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Tuesday, September 14, 2010

Dollars & Sense

The deviltry is in the sensory details. I can picture it, smell it, & all the other good stuff. But, sometimes I forget to write it.

Sight - Character descriptions, object placement, & the events witnessed by POV characters. Brown hair, blue eyes, porcelain skin - simple enough. On the table, inlaid fleur-de-lis, by the window. Crossing the room, blowing his top, dragging the body. While all of these are accurate reflections of something or someone, they do not leave an indelible impression either.

Golden flakes of sunlight burned through his tawny locks, emerald eyes that dug into one's inner core, fine white china laced with the slightest of cracks as she smiled. Centered on the dining table, intricate fleur-de-lis tiles lined the outer-edges of the room, the dust-laden piano begged to be tickled from the corner of the study. He crossed the room in measured timbre; his toupee jumped to the beat of his angry rhythm; she dragged the body from under the piano, his toupee dusted the the trail as they went.

Smell - Oh odorific! This dimension, taken for granted as we move about our day, plays a vital role in defining surroundings, character & action. "Smells like rain." "The scent of warm biscuits undulated in the air." "The fire smelled like pine."

"The clouds formed a conga line overhead filling the air with a heady mixture of rain & renewal."
"The pile of warm biscuits sung a chorus of fresh-baked love when she peeled back the covering."
"Pinelings played in the embers; their warmth threw off the muted scent of clean."

Taste - An apple, a lemon, watermelon. The crack of an unsoiled red, juices dancing over the tongue. Tart yellow freshness floating among the ice cubes. Red liquid oozing down the throat, pushing the seeds along the canal - the taste of sunshine ripened on the vine.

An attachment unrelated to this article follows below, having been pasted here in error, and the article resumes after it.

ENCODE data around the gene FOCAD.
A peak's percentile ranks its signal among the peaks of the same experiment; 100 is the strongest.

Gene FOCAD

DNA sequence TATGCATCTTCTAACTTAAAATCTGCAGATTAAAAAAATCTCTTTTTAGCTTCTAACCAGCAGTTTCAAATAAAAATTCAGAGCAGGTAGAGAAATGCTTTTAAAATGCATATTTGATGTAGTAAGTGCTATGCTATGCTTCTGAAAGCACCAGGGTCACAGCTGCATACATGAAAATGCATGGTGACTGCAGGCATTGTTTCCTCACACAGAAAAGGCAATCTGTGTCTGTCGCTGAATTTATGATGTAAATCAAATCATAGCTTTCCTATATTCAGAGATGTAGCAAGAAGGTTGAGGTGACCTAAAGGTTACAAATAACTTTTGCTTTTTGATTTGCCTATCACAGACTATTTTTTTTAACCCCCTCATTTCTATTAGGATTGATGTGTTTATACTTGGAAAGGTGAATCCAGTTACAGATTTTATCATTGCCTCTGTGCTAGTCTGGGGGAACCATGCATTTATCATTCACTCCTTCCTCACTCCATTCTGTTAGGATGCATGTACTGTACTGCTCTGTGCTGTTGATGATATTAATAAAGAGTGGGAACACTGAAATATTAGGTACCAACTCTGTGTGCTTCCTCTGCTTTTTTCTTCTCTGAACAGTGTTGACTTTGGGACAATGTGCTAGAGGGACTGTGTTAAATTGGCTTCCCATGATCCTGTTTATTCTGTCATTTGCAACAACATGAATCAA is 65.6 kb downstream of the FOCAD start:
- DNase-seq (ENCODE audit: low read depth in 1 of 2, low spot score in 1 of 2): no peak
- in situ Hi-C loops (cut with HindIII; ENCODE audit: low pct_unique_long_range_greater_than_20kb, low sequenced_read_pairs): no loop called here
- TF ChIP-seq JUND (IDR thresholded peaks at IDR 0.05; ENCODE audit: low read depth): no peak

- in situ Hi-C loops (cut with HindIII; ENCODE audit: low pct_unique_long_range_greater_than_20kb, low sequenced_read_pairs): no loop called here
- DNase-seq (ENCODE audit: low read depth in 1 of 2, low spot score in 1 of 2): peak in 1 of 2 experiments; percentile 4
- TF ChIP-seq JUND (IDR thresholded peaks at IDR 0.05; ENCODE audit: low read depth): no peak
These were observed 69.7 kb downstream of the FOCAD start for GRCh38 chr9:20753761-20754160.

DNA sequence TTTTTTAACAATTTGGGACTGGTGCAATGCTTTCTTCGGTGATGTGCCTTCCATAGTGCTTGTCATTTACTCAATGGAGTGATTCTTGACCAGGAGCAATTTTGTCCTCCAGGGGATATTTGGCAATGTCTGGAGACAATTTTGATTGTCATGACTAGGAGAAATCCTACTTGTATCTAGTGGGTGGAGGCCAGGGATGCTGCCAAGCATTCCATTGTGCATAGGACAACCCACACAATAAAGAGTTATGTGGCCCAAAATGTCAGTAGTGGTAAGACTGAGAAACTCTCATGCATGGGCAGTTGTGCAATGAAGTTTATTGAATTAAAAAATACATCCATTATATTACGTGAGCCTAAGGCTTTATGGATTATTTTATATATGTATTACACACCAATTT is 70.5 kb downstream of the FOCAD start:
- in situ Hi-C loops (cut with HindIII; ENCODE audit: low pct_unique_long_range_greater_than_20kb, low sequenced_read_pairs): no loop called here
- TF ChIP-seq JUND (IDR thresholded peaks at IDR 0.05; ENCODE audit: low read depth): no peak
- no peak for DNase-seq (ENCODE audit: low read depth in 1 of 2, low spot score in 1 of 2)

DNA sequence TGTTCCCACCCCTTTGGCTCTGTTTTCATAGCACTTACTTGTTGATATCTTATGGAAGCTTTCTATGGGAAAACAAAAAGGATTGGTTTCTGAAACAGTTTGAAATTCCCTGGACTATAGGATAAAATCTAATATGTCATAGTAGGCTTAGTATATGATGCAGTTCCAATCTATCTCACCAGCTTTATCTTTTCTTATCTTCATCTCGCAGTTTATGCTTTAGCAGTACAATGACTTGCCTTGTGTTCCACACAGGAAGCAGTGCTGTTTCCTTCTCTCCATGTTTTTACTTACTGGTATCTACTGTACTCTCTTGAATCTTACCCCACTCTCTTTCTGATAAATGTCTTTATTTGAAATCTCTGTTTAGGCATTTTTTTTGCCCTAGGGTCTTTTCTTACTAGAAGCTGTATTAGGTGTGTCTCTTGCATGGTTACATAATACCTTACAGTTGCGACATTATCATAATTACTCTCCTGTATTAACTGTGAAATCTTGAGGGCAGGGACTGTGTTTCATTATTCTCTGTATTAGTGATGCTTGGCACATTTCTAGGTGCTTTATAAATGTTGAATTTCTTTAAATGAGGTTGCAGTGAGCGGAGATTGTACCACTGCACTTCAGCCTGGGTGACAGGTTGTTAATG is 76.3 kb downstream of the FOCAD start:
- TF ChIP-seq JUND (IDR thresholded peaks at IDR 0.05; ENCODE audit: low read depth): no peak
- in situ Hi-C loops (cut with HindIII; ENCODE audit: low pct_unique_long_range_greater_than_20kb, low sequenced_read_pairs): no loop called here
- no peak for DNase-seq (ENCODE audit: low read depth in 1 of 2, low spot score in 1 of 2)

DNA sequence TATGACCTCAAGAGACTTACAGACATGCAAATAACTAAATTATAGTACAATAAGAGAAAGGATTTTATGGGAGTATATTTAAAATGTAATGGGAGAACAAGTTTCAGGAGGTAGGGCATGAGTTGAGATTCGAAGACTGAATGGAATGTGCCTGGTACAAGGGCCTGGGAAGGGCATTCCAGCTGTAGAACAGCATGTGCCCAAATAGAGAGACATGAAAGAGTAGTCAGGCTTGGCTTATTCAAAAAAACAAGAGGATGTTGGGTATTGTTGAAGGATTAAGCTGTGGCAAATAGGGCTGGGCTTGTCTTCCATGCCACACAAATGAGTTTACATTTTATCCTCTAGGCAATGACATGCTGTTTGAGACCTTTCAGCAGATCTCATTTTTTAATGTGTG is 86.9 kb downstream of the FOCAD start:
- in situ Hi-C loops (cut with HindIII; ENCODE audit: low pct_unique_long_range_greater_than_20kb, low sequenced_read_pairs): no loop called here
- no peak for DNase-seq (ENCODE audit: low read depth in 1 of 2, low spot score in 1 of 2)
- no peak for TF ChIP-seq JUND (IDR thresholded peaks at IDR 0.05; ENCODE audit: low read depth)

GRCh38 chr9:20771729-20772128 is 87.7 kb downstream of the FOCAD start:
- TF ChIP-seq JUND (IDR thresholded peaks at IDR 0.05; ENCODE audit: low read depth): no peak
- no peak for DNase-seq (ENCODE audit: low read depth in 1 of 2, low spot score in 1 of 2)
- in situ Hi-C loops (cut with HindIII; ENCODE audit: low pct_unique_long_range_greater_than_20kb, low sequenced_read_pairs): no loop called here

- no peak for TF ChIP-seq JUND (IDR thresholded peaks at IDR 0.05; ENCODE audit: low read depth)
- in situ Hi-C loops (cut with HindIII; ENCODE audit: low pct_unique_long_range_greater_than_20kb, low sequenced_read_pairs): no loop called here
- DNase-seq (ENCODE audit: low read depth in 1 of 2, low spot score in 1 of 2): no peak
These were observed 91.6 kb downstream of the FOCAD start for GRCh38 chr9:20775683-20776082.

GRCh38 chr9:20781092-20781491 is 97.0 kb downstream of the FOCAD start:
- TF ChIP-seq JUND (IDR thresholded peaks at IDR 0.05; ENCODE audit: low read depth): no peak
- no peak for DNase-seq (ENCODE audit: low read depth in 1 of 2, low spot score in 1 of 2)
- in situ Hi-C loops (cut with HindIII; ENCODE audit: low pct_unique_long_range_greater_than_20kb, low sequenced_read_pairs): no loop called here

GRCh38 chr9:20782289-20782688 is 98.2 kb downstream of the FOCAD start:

The enjoyment, or lack there of, delivers insight into our characters. I don't like watermelon, so for me the description is a stretch. However, my character may love it; therefore, it is necessary for me to understand it from that perspective.

Touch - White-crested warmth from the ocean, gritty bits of sand, the feel of aloe caressing sunburnt skin. The sense of touch; rough, dry, smooth, silky. Touch plays a vital role in characterization & setting. How characters feel things - silky smooth cattails caressing the side of her face or the dry, brittle cloth pushing the dirt from his arms. This demonstrates how the characters feel without saying they were mesmerized, depressed, elated, star-struck or anything else. Setting too has a feel - gray, weathered bricks of granite; cool to the touch, stark to the soul. Evenly spaced pickets, bright with the promise of splinters. Silk petals with prickly neighbors.

Hearing - Doors creak, hearts thunder, knees pop. You can also hear the birds sing, the rabbits scurry or the lions roar. We know & understand each of these. The magic happens when these are tied to the characters & their environments. The lunch whistle mixed with the murmur of the miner-bees spilling across the sun-baked yard; metal scraped along the barrier, the vehicle sliding down the ice-maiden freeway; silence. Yes, even silence has an auditory component - creepy & scary, warm & peaceful. What is heard or not, plays a role in your writing.

The 5 senses demonstrate characters, emotions & environmental impacts. We don't use each of these in every scene. Doing so would make for Tolkeinesque tomes. However, enlivening the scene with a mixture of sensory details brings your world to life.

I am an auditory writer. So, for me, the challenge is to transcend the hearing world & move deeper into the other senses. Strike a balance that provides the best stimuli for both your characters & the readers. This will sharpen the picture, focus the intensity level & brighten your world.

Happy Writing,



  1. I think we often forget the other senses when we write. I know it's so hard with me to use them. Great reminder her. You have a wonderful blog.


  2. Clarissa,
    Thanks so much. I'm glad to know that I am in good company.

  3. Most excellent post. You did a remarkable job in describing all. On the lighter side. I love watermelon. I craved it when I was pregnant with my first born and now she hates it. Why is that I wonder?
    N. R. Williams, fantasy author

  4. Nancy,
    Thank you very much. I have never figured out what it is about melon; I can't do any of it. AS for the cravings, I wish my daughter didn't like fast food. That's all I wanted with her. My son, it was cottage cheese, every single day. And, he finds it pretty gnarly. I think they got too much of it in there or something.